From the historic hallways of the most beautiful state Capitol in our great nation, this is Senator Keith Ingram.
I’m pleased to report that in spite of all you may have heard in the news lately, a spirit of bipartisanship survives at the state Capitol.
The Senate approved a couple of good bills this week that were co-sponsored by members of both political parties.
It was an encouraging reminder that in Arkansas, we have always placed more importance on getting things done, rather than on scoring political points.
The first bill was one that I co-sponsored, along with a leading member of the other party. It creates the “Arkansas Cultural Institutions Trust Fund.”
Grants from the fund will pay for renovations of buildings that house exhibits with artistic, historic and cultural significance.
The grants will be limited to 501-(c)(3) organizations. Anybody who does much volunteer work knows how overwhelming it can be to find financing for major capital improvements.
The Department of Heritage will write the rules for grant applications. When they decide who will receive funding, they’ll factor in the project’s economic impact, and how it will promote local tourism.
The other bipartisan bill passed by the Senate will strengthen the Arkansas Freedom of Information Act.
This is our open government law, and since it was first enacted in 1967 it has been a model for other states to follow in writing open records laws.
Contrary to popular opinion, the FOI is not just meant to benefit newspapers and the press.
It is a valuable tool for individuals, advocacy groups and political organizations that strive to make sure tax dollars are properly spent.
Local elected officials have used the FOI to make sure that boards, commissions, councils and quorum courts do not conduct business behind closed doors.
The Senate bill we passed strengthens the FOI by making it easier for plaintiffs to be awarded attorneys’ fees.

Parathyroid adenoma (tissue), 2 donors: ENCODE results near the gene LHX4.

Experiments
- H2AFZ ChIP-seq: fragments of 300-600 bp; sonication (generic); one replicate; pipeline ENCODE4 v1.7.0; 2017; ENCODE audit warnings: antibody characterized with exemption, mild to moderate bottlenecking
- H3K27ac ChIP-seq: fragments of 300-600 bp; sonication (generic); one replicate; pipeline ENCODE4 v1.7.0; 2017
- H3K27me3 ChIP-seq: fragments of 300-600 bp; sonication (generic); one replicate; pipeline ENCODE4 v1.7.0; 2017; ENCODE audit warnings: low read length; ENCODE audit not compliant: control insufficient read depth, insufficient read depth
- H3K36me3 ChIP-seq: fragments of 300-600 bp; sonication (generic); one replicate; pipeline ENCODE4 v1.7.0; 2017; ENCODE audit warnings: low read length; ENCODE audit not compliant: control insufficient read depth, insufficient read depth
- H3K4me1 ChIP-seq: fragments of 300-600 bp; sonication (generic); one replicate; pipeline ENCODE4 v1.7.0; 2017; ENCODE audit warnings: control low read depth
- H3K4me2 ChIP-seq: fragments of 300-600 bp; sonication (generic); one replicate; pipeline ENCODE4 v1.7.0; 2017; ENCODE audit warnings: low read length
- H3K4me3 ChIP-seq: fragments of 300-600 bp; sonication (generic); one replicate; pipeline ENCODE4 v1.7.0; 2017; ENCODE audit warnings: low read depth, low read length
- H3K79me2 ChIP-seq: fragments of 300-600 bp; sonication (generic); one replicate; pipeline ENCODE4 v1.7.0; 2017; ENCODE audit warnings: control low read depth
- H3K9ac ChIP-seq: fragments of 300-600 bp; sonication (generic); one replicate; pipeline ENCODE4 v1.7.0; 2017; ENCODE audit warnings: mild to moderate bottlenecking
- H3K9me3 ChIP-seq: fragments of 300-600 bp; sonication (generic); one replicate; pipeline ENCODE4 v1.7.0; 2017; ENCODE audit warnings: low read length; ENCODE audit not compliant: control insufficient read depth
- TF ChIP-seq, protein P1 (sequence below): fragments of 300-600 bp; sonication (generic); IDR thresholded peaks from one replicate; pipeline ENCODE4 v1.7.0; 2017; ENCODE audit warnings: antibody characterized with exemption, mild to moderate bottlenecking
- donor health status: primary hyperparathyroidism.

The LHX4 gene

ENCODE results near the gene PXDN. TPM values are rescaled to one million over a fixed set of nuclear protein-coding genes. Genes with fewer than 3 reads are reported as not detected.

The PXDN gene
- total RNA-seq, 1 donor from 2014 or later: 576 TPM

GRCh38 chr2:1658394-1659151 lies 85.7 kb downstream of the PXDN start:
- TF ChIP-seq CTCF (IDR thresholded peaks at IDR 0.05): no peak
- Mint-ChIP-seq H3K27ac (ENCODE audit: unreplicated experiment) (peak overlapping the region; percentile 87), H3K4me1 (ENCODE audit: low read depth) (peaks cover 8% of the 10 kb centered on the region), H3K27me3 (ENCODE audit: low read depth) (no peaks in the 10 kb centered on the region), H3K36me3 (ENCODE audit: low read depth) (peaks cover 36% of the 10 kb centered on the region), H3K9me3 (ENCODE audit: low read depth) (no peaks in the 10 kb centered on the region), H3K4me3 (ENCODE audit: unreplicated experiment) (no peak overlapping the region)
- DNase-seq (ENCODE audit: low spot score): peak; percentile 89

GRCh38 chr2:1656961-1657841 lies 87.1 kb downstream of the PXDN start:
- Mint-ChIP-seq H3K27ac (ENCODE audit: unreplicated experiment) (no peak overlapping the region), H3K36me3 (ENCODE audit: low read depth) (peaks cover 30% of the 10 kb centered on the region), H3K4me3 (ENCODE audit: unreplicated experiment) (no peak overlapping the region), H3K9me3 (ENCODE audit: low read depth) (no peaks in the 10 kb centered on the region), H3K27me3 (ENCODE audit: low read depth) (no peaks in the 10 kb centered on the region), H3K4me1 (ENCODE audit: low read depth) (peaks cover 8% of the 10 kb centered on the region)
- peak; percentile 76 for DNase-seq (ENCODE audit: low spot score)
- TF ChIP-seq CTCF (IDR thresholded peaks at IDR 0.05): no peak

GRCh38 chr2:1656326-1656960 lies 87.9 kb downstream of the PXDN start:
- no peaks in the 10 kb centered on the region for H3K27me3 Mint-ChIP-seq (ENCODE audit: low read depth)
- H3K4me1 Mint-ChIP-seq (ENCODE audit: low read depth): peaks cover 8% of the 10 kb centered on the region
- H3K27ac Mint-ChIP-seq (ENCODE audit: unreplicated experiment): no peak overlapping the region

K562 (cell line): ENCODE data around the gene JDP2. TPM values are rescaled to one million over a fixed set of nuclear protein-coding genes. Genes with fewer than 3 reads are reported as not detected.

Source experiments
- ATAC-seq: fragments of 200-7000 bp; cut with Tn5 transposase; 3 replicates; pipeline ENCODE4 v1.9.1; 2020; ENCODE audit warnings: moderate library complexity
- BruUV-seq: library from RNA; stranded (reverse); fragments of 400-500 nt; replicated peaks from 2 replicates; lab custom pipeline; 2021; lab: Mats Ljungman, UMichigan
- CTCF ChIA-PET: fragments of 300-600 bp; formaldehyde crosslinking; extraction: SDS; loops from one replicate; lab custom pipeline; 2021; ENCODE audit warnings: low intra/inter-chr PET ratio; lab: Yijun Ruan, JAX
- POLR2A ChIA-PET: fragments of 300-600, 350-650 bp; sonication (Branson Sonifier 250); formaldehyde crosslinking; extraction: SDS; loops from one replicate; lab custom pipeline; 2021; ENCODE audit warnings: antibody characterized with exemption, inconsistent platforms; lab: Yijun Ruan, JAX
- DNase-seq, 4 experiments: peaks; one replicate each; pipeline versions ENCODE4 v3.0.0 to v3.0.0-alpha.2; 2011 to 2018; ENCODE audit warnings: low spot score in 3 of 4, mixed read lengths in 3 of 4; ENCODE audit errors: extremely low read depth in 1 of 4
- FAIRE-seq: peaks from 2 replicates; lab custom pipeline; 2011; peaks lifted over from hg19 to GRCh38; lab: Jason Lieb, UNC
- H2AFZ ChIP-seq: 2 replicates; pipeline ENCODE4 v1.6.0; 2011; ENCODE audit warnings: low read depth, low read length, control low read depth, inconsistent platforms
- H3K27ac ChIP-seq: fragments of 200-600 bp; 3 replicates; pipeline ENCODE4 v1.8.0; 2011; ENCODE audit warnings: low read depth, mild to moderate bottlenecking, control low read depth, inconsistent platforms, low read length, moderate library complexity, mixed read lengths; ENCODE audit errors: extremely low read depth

The law states that when you successfully file an FOI suit, you will be awarded attorneys’ fees. Some government entities have side-stepped this provision.
They refuse to comply until it becomes clear that they are about to lose in court, when they abruptly turn over the public records in question. Because they complied before a judge’s ruling is issued, they avoid paying attorneys’ fees.
The plaintiff, who was on the right side of the law and trying to hold government accountable, is left with a bill for legal services.
The Senate bill states that if the government entity eventually turns over the majority of the request records, it must pay the plaintiffs’ attorneys’ fees, even if the government entity complied before a judge’s final ruling.
Also this week, the Senate passed legislation to lower the age for covered colorectal cancer screenings, from 50 to 45. Health insurance will also cover any follow-up that is needed, such as a colonoscopy.
It was supported by senators of both parties, and another good example of how we can achieve benefits for the citizens of Arkansas when we put aside our political differences and work together.
From the Capitol, it is always my greatest honor and most sincere privilege to serve you as your state Senator. This is Keith Ingram.